Robert Pattinson Discusses Character Disconnection



by ZAIN UL ABEDIN

Robert Pattinson Discusses Character Disconnection
© Dimitrios Kambouris/Getty Images

Renowned actor Robert Pattinson recently opened up about his unique emotional journey and disconnect with the characters he portrays, in a candid interview for Wonderland magazine. The "Twilight" and "The Batman" star engaged in a profound conversation with Barry Keoghan, his co-star from "The Batman," shedding light on the psychological aftermath he experiences post filming.

Pattinson, known for his deep immersion in diverse roles, expressed a notable shift in his post-project phases. "I used to really struggle to watch myself. Now, once it’s finished, I feel quite disconnected," Pattinson revealed.

This statement resonates with many actors who find themselves emotionally invested in their roles. Pattinson clarified that this disconnection isn't negative but rather an aspect of his process, indicating a sense of completion and detachment from the character once the project wraps up.

The actor, also celebrated for his role in "Water for Elephants," shared his feelings of being 'drained' after a project's conclusion, a sentiment that many in the creative field can empathize with. He candidly admitted, “Once a movie is done, I’m done”.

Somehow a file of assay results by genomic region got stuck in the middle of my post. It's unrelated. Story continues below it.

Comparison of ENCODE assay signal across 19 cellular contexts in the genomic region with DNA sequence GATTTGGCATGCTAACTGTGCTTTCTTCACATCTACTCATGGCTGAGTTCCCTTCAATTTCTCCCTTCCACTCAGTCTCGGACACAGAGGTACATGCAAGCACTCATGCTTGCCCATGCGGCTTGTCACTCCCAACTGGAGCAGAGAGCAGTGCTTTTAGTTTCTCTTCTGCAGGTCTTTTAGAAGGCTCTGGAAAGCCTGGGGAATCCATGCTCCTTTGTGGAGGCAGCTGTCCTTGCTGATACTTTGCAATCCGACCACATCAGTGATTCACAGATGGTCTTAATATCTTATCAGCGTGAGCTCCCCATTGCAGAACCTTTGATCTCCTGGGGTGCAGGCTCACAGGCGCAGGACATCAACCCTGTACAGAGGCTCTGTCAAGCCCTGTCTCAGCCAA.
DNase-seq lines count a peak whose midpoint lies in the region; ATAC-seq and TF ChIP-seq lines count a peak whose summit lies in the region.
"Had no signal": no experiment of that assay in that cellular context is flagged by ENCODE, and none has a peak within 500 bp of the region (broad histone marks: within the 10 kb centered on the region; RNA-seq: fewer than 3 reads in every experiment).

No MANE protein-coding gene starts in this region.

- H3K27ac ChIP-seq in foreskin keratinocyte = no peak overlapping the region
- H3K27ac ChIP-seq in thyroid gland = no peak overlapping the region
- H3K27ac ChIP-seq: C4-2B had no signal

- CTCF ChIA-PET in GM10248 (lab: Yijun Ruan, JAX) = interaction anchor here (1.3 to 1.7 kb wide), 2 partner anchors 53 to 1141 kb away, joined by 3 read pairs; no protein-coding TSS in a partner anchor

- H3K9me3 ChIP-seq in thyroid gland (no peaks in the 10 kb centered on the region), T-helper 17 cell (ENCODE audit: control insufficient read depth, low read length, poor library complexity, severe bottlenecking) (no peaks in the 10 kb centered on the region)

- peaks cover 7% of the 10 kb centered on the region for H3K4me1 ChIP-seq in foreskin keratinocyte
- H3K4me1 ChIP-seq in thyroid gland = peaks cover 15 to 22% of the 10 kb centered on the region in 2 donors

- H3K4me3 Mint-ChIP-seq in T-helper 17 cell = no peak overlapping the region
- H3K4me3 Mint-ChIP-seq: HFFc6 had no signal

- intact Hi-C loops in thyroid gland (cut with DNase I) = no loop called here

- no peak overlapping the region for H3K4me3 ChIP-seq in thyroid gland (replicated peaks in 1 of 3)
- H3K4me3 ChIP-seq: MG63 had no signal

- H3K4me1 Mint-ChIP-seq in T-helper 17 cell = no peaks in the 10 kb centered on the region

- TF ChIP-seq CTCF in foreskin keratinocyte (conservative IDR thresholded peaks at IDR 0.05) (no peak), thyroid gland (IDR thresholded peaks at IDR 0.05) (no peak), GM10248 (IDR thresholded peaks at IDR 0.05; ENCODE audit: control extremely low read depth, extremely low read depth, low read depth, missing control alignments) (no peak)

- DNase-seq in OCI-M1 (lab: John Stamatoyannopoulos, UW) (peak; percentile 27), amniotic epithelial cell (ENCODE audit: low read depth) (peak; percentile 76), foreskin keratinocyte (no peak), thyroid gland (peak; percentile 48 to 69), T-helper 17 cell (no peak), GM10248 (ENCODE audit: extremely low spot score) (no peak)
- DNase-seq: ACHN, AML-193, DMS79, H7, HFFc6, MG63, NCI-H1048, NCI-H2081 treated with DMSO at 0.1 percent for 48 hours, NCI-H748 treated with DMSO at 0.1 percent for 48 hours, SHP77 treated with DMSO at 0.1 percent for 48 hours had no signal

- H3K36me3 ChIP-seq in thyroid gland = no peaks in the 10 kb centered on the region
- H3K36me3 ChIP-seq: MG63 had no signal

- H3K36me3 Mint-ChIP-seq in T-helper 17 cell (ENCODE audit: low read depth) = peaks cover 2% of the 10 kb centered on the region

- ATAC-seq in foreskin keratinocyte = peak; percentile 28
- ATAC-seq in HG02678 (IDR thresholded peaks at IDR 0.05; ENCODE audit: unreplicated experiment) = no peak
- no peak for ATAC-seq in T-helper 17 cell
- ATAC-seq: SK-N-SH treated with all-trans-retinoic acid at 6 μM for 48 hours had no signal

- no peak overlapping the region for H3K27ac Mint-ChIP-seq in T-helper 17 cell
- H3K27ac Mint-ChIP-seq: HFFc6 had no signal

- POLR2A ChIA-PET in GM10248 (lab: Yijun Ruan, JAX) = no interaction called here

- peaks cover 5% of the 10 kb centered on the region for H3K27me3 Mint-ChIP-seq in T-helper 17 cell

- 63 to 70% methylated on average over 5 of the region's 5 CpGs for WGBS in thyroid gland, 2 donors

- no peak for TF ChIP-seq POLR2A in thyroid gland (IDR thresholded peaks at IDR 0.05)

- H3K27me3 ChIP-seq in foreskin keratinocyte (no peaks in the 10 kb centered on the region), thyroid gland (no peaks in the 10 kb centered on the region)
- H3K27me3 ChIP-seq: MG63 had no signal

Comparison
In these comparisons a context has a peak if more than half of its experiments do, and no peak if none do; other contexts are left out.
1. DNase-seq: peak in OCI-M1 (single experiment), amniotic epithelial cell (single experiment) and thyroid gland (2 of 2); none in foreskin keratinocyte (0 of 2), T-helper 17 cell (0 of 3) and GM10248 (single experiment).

This honest admission provides a glimpse into the often unseen emotional labor that actors endure.

Actors' Emotional Dynamics

Keoghan, contributing to the dialogue, emphasized the importance of consistent effort throughout a project.

He remarked, “I always try to keep that in mind... I’m gonna give the exact same energy I gave on the first day for the last day." This approach underlines the dedication and perseverance required in the acting profession.

Pattinson additionally addressed the perplexing idea of his anxiety, expressing, "I almost get more nervous when I don’t feel nervous." This charming viewpoint features entertainers' intricacies and difficulties in keeping up with credibility and profound association with their characters.

Considering his professional direction and the effect of the entertainers' strike, Pattinson shared his energy to take on additional jobs and the refreshing sensation of beginning again with each venture. "It’s like being a total fake again," he said, highlighting the ceaseless expectation to learn, adapt, and transform innate in acting.

This insightful exchange between Pattinson and Keoghan reveals insight into the profound subtleties of acting. It offers an uncommon, reflective investigation of the personalities of two conspicuous figures in contemporary film.

Robert Pattinson